What is Femoral Artery?
The Femoral Artery is a term used for a group of few arteries which passes fairly close to the outer surface of the thighs. It begins at the inguinal ligament, called the Femoral Head, and ends just above the knee at p place called the Adductor canal or the hunter’s canal. It divides into smaller branches so as to supply blood to the muscles and to the tissues which lie in the superficial region of the thigh.
Femoral Artery Location
This artery begins immediately behind the inguinal ligament. This place is known as the femoral head. From here, it passes midway between the anterior spine of the ilium and symphysis pubis and continues down the medial and front side of the thigh. At the juncture, where the middle and the lower third of the thigh meet, this artery ends, and here it passes through an opening in the Adductor magnus, and becomes the popliteal artery. The upper third of the artery is contained in the femoral triangle, which is also known as the Scarpa’s triangle, and its middle third is contained in the Hunter’s canal, or the Adductors canal, as it is commonly called.
Femoral Artery Anatomy
The external iliac artery supplies blood to the femoral artery. This artery lies within the femoral triangle, behind the inguinal ligament, usually near the head of the femur bone. This region is known as the inguinal-femoral area. The inguinal ligament borders the trianglre on the superior end, the addustor longus forms the medial border and the lateral border is by the sartorious muscle. The top part of the triangle is made up of skin, fascia lata, cribiform fascia and the subcutaneous tissue. The lower part is composed of iliopsoas muscles, underlying adductor longus and the adductor brevis.
Common Femoral Artery
The proximal section of the femoral artery is known as the Common femoral artery (CFA). It is used as a catheter access artery, as it can be easily felt from the skin. The common femoral artery often comes to use, when the blood pressure is too low, so as to draw arterial blood, as the low blood pressure does not allow the arterial or radial arteries to be located.
This part of the artery is often susceptible to the Peripheral arterial disease. Sometimes the common femoral artery may be blocked through the atherosclerosis. At this stage, we may need to access the Common femoral artery from the opposite side through a Percutaneous intervention. A surgical cut down, called the Endarcetectomy may also help.
Superficial Femoral Artery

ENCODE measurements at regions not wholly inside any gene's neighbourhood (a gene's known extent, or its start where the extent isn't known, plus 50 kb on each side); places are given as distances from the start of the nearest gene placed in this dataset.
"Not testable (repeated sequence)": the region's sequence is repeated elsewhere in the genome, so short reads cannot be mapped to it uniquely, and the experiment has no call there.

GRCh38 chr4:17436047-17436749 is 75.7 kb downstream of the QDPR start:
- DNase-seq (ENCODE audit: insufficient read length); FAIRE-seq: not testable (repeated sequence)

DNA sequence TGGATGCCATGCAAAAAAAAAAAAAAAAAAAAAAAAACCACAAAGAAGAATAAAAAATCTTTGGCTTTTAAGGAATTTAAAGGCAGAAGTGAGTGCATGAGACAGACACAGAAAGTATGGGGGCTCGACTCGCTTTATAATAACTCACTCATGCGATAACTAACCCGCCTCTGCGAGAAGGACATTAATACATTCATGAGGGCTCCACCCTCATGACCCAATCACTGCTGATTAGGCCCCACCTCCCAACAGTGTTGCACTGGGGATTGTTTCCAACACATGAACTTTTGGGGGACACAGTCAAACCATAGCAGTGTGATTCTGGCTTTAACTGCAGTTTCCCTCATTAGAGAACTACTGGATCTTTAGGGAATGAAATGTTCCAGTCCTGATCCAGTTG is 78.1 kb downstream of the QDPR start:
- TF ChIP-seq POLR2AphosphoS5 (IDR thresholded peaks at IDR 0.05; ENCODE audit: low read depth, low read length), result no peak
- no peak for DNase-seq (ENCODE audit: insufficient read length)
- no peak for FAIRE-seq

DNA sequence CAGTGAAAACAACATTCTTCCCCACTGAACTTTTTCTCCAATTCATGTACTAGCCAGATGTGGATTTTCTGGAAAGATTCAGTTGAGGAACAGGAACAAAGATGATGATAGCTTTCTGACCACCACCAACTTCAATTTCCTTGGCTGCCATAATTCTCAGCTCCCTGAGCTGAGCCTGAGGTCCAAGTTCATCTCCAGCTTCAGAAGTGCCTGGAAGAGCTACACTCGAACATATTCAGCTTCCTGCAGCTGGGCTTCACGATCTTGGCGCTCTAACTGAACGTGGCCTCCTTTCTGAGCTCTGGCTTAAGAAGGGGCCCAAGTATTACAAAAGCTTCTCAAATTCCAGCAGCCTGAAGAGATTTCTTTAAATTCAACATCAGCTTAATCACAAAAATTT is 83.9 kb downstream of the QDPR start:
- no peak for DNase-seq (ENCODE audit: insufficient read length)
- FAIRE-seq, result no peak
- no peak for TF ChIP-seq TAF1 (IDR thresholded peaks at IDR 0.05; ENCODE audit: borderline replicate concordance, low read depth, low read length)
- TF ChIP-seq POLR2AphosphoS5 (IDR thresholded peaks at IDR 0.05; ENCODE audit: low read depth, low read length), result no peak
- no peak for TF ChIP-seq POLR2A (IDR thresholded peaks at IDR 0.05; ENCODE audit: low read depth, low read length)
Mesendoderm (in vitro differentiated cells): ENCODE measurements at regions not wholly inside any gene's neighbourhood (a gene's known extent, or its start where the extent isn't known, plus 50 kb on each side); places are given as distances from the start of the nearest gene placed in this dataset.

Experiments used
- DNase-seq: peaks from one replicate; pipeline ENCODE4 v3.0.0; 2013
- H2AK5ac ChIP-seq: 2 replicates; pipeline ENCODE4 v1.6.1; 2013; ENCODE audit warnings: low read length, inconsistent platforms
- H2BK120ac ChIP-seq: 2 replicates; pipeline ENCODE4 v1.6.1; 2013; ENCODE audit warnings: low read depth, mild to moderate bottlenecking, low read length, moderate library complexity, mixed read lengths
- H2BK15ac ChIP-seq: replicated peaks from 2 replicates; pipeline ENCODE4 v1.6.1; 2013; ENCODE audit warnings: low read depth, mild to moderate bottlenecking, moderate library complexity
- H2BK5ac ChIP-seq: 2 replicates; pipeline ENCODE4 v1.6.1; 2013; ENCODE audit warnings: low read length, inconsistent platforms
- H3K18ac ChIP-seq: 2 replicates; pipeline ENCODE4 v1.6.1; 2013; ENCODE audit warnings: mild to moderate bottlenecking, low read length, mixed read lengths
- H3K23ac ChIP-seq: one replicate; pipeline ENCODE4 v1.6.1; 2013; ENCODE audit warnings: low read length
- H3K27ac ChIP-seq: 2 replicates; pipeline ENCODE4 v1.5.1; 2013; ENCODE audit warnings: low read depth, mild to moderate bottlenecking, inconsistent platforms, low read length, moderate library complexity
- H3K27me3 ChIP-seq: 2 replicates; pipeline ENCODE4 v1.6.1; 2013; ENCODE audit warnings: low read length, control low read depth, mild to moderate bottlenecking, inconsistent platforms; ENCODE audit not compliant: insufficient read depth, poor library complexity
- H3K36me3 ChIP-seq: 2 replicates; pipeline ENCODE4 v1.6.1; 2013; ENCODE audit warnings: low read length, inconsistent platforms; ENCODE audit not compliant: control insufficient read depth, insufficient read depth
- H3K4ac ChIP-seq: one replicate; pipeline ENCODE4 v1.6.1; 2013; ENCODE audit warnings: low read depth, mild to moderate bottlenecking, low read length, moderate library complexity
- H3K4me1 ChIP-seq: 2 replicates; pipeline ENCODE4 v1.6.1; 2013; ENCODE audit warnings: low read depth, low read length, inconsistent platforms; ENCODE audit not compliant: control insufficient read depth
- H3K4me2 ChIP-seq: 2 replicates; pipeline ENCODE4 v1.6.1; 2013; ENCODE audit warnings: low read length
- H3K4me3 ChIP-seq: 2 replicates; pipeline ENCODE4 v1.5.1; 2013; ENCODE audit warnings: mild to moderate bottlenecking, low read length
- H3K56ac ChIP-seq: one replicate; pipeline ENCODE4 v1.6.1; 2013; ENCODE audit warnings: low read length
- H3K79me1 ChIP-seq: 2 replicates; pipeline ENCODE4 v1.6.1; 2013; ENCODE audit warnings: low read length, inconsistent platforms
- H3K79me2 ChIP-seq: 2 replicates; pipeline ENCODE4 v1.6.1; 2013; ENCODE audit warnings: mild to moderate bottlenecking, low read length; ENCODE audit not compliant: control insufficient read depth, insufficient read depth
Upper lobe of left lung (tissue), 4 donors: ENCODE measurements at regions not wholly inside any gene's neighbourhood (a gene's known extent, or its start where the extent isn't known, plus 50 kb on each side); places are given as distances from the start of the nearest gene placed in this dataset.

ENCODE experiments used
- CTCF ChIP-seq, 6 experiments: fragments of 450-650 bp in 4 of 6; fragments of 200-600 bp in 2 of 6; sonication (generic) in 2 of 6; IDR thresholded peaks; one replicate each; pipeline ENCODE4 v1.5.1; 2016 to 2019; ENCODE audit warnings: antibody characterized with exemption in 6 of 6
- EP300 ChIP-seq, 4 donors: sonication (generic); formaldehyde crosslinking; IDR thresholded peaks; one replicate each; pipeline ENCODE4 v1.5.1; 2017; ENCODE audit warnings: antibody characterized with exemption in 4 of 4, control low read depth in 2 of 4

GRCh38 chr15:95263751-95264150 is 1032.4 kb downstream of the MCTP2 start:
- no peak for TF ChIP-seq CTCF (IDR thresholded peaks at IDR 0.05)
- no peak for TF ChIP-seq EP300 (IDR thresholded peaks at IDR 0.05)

The femoral artery leaves the femoral triangle through an apex beneath the sartorious muscle. Here it divides itself into the deep and superficial artery .the superficial branch is called the superficial femoral artery (SFA). This superficial femoral artery connects to the popliteal artery at the opening of the Adductor magnus or the Hunter’s canal at the end of the femur bone.
Profunda Femoral Artery
The profunda femoral artery, also known as the Deep femoral artery, is the posterior branch of the femoral artery. It is the largest branch of the femoral artery in the entire femoral triangle. It arises on the lateral side of the femoral artery, about 3 to 5 cm below the inguinal canal. From here, it travels down the thigh, to the femur, passing between the pectineus and the adductor brevis, and then passes posteriorly behind the adductor longus.
The profunda femoral artery branches into the following:
- Lateral circumflex artery
- Medial circumflex femoral artery
- Perforating arteries
- Terminal branches
Femoral Artery Sheath
The femoral sheath is formed by a downward prolongation, behind the inguinal ligament, transversalis fascia and the iliac fascia. The sheath is in the form of a short tunnel and it is directed upwards. It is also called the crural sheath. This sheath is strengthened by a band called the deep crural arch.
Femoral Artery Branches
Picture 1 – Femoral Artery and Its Major Branches
Source – wikipedia
The femoral artery has the following branches:
- Superficial Epigastric – This artery arises from the front of the femoral artery, about a cm below the inguinal canal. From here, it travels through the femoral sheath and the fabscia cribrosa, turning upward in front of the inginual ligament, and then ascends between the layers of the superficial fascisa. Its branches are distributed all over the subinguinal lymph glands.
- Superficial Iliac Circumflex Artery – This is the smallest of the cutaneous branches. It arises close to the superficial epigastric artery and runs parallel with the inguinal ligament.
- Superficial External Pudendal Artery – arises medially from the femoral artery, and courses medialwards, across the spermatic cord in males, or the round ligament in females. It is distributed to the integument in the lower part of the abdomen – the penis and scrotum in males and the labia majora in females.
- Deep External Pudendal Artery – this artery is more deeply placed than the superficial pudendal artery. It is covered by the fascia lata, pierces in the middle of the thigh, and is distributed to the intugement of the scrotum and perineum in males, amd to the labius majus in females.
- Muscular Branches – these branches are supplied by the femoral artery t the Vastus medialis, Sartorius and Adductores.
- Highest Genicular
Written by Simran Goyal
on April 25th, 2011. The article was last updated on July 19th, 2011